A decade ago, New England Baptist Hospital (NEBH) changed its top leadership with a new CEO and tightened its focus by winnowing to an orthopedics-only specialty hospital. Now, to keep the hospital on track and high performing, NEBH is counting on analysis of patient-reported outcomes (PROs) and other critical health care data to guide clinical leadership, says Scott Tromanhauser, MD, MBA, MHCDS, Chief Medical Officer and Chief of Spine Surgery.
“We are just starting to see the fruits of our labor,” Tromanhauser says of one recent analytics effort, started a year ago, to gather long-term patient feedback around total hip replacements, total knee replacements, and spine surgeries to gauge outcomes and patient experience. The post-op score assigned to each PRO helps determine how NEBH is doing as an institution as well as how surgeons and their teams are performing. The more PROs collected, the richer the data to be analyzed, he says.
Nearly 60% of respondents to a recent NEJM Catalyst Insights Council survey on the topic of analytics and outcomes rank “guiding clinical leadership” as the top goal of their organization’s analytics efforts. Guiding business leadership ranks second with a score of 53%.
NEBH’s collected PROs also will be in instrumental in deciding which patients shouldn’t have surgery. “One of our busiest total joint replacement surgeons pointed out to leadership that nationally, 20% of people who undergo total knee replacement are unhappy with the outcome,” Tromanhauser says, adding total knee replacement is the number one surgery reimbursed by the Centers for Medicare and Medicaid Services. “What if we could predict who would have a bad outcome, based on past PROs, and offer them a nonoperative approach?”
By coupling the PROs with other key inputs, NEBH aims to enhance shared decision-making with a predictive modeling tool, currently under development with Cyft, a Boston-area software company that uses machine learning and natural language processing as part of its data analysis, that can show providers, patients, and their caregivers the risks of procedures. If the risks are deemed too high or the benefits too low, alternatives can be discussed. “Even the best surgeon would do better with predictive modeling,” Tromanhauser says.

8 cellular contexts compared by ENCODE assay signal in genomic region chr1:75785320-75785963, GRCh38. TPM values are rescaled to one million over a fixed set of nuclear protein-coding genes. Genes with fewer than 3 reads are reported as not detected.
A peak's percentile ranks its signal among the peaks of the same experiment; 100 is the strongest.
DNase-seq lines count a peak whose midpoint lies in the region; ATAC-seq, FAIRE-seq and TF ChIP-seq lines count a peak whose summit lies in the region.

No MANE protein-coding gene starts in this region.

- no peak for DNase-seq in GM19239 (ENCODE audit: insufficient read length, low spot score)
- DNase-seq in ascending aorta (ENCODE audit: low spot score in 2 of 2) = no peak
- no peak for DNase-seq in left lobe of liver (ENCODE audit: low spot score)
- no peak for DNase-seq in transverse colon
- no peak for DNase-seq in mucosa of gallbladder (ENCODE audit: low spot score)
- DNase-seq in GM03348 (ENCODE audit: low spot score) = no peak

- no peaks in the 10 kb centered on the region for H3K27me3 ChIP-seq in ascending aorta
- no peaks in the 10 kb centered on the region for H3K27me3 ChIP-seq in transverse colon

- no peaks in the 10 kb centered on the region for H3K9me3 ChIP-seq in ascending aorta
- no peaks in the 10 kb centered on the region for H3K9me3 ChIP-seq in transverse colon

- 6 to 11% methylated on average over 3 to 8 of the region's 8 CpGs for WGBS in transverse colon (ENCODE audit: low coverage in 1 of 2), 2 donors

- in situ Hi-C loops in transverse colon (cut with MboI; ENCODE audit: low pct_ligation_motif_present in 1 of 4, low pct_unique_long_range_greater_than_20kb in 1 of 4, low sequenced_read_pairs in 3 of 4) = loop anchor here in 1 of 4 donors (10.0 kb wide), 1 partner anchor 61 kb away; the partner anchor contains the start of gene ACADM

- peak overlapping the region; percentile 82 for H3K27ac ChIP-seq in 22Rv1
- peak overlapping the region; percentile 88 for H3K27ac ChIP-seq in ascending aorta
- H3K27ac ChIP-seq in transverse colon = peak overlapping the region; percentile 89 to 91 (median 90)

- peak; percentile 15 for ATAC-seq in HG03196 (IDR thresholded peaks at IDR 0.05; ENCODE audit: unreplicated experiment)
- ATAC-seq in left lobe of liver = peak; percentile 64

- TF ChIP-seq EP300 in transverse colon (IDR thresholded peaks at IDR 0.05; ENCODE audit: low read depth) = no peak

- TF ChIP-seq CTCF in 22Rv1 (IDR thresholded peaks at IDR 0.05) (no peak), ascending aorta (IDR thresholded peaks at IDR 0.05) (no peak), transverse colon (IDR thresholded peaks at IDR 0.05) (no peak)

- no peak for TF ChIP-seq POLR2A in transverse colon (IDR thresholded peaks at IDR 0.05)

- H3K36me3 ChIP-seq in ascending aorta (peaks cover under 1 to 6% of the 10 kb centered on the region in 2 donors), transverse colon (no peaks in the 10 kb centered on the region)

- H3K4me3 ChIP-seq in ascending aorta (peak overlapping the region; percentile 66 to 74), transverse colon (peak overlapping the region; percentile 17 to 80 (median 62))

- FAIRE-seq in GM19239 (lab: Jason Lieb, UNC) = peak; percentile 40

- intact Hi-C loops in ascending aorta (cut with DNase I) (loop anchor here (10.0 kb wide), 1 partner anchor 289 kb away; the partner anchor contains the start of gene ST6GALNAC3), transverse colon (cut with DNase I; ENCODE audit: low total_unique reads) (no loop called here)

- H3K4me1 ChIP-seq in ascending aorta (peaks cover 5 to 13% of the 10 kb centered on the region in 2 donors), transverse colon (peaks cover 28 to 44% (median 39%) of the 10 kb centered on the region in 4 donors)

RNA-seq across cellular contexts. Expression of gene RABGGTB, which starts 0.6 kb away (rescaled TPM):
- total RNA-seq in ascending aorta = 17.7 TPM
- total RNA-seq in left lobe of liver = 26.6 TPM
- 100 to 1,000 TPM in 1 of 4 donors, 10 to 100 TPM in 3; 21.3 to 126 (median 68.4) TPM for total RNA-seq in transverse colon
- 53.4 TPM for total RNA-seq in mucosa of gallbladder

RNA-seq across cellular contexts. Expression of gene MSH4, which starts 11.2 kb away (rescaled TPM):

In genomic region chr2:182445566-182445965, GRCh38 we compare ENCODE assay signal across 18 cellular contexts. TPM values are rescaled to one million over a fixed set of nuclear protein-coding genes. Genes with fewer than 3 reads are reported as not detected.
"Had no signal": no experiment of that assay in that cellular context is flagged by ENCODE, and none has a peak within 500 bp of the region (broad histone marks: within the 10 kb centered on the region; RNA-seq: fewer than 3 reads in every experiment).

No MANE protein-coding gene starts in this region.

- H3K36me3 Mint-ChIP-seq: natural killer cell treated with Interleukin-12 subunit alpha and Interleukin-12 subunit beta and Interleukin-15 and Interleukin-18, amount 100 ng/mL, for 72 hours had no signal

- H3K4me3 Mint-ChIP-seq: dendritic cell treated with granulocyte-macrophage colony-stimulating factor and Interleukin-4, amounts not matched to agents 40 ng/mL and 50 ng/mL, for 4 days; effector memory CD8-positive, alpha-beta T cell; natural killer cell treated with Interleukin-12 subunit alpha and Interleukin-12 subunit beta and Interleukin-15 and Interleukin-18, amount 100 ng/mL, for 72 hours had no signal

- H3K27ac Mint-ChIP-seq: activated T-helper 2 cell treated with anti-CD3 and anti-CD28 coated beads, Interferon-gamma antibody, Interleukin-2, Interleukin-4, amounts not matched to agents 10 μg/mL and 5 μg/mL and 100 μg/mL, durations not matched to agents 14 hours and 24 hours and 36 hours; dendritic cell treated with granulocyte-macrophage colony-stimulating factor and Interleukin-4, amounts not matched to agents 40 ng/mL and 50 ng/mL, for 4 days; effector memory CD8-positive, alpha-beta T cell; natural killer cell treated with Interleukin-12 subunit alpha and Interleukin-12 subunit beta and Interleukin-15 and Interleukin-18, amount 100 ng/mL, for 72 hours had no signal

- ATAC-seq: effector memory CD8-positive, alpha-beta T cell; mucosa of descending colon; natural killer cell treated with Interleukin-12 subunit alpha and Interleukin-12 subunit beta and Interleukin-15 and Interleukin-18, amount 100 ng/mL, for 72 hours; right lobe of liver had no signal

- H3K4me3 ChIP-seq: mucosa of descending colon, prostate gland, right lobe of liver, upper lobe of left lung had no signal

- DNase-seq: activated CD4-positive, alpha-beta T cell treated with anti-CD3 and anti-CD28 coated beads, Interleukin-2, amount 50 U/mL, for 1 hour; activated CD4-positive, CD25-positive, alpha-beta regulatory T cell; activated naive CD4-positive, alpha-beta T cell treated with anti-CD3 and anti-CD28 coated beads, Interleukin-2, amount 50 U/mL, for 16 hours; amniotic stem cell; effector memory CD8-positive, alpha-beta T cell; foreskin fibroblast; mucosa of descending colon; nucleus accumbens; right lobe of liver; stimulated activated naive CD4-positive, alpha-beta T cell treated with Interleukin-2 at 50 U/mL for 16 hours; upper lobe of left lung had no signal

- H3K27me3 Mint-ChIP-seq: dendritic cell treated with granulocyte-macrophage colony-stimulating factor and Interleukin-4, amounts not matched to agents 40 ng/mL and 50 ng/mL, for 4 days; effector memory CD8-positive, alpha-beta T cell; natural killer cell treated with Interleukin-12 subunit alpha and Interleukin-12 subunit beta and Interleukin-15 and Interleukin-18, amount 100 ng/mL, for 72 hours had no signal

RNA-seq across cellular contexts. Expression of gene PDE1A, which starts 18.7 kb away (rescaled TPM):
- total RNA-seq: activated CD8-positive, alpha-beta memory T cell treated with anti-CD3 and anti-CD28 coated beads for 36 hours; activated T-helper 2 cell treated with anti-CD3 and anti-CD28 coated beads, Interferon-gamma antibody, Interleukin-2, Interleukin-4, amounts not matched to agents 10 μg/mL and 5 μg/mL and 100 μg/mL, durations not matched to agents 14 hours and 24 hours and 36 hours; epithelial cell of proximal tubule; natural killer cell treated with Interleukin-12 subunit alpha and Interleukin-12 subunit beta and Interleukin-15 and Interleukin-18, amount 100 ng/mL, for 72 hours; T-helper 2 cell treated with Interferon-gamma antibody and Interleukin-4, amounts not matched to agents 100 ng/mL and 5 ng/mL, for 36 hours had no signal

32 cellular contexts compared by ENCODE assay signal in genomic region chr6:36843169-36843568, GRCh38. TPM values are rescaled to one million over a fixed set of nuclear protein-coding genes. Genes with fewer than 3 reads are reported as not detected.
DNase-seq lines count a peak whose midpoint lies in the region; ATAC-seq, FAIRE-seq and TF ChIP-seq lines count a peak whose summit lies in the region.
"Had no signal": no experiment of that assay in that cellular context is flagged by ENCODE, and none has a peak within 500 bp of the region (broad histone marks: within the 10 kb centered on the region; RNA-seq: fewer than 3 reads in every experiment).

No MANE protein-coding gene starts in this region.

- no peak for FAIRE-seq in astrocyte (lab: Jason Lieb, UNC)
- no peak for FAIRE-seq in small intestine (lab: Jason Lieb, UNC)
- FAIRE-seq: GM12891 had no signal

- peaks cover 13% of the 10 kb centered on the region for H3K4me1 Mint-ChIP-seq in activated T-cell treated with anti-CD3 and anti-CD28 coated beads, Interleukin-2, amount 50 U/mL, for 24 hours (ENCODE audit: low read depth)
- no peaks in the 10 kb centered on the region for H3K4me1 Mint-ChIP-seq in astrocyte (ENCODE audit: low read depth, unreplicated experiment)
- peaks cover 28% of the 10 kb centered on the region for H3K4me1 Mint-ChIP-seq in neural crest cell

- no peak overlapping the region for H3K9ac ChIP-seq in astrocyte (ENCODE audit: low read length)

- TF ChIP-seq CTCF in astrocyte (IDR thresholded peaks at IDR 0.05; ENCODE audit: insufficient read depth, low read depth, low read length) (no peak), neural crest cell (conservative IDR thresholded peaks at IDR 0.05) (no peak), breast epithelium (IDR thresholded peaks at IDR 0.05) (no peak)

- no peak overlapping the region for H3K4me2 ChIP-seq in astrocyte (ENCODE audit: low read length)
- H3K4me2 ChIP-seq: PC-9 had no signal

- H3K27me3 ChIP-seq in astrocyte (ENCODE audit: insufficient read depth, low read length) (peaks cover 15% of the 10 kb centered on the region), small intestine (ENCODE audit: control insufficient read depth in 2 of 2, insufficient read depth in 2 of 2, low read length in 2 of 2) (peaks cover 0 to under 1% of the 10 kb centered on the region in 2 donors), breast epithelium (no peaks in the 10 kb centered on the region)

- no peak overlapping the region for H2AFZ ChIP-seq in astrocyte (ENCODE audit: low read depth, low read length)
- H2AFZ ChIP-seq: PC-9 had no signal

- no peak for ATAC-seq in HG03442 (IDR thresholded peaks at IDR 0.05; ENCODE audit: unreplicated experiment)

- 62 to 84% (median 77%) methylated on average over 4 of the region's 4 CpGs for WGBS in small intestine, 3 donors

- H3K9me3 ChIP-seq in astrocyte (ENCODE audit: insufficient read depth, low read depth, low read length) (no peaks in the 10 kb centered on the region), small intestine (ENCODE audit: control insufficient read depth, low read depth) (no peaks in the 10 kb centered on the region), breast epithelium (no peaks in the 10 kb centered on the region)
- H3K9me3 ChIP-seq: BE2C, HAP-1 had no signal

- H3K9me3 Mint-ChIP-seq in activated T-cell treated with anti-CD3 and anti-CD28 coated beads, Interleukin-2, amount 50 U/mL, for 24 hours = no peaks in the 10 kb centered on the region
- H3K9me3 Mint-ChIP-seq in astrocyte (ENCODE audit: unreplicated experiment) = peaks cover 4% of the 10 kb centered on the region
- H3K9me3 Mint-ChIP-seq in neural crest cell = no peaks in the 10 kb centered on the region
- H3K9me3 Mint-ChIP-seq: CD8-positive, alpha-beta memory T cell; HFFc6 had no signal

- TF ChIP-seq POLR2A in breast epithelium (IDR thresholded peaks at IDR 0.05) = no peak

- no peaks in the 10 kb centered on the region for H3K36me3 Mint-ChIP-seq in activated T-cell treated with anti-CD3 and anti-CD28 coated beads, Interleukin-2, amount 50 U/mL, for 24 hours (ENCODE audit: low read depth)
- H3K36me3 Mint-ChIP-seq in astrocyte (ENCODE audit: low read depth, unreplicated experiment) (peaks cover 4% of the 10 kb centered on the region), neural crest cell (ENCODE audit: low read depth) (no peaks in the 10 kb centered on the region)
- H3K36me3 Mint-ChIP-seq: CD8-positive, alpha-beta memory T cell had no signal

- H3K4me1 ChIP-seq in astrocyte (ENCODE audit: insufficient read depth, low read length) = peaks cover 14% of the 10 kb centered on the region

While a majority of survey respondents, 69%, pinpoint the goal of analytics as driving improvement and driving accountability, only half call their organization “effective” when it comes to supporting care decisions or individual patients — the kind of care Tromanhauser has described.
Ankita Sagar, MD, MPH, FACP, Director for Ambulatory Quality at Northwell Health’s Department of Internal Medicine in New York, says that along with guiding clinical leadership, she sees tremendous opportunity for analytics to guide population health efforts, which Council members rank third in effective use of health care data. “We are trying to invest resources and effort in understanding how we can leverage analytics for patients at risk for a certain illness and optimize their health care for their risk factors,” she says.
For instance, in the NYC Tristate area, Northwell Health serves a vast population at risk for falls, heart disease, and cancers. In years past, primary care physicians seeing patients who had been to multiple other physicians had limited visibility into their medical history. Now, through a clinical dashboard, physicians have access to metrics that gauge a patient’s risk of falls, heart disease, and completed/overdue cancer screenings. They can document and share this information system-wide. For example, if Sagar sees an elderly patient who reports two falls since his last visit, but no falls had been documented, “that’s a significant change from baseline.” That simple act of transparency into the patient’s complete risk assessment, Sagar says, allows providers to take appropriate action for the patient at the time of care and has improved health care for patients.
To Gary Wainer, MD, DO, Director of Quality at Northwestern Medicine in Chicago, analytics has to reach across institutions to easily fill in the gaps in a patient’s history for true success in population health and for providers to be able to learn from the data. (Only 28% of Insights Council members say their organization is effective at learning from health care data.)
Northwestern Medicine has a single electronic medical record system, but identifying gaps in care, which is a key part of population health, is difficult without a comprehensive record that spans health systems as well as other organizations, such as retail clinics, that administer treatment and vaccines. “When patients see doctors outside the system, it is not always an easy process to obtain that information,” Wainer says. “Even in circumstances where data is available, the data allowed to be shared varies by organization. We may or may not be able to find a blood sugar done elsewhere; we just know that the patient said they had it done. We don’t see it in our record, and we need to deliver it.”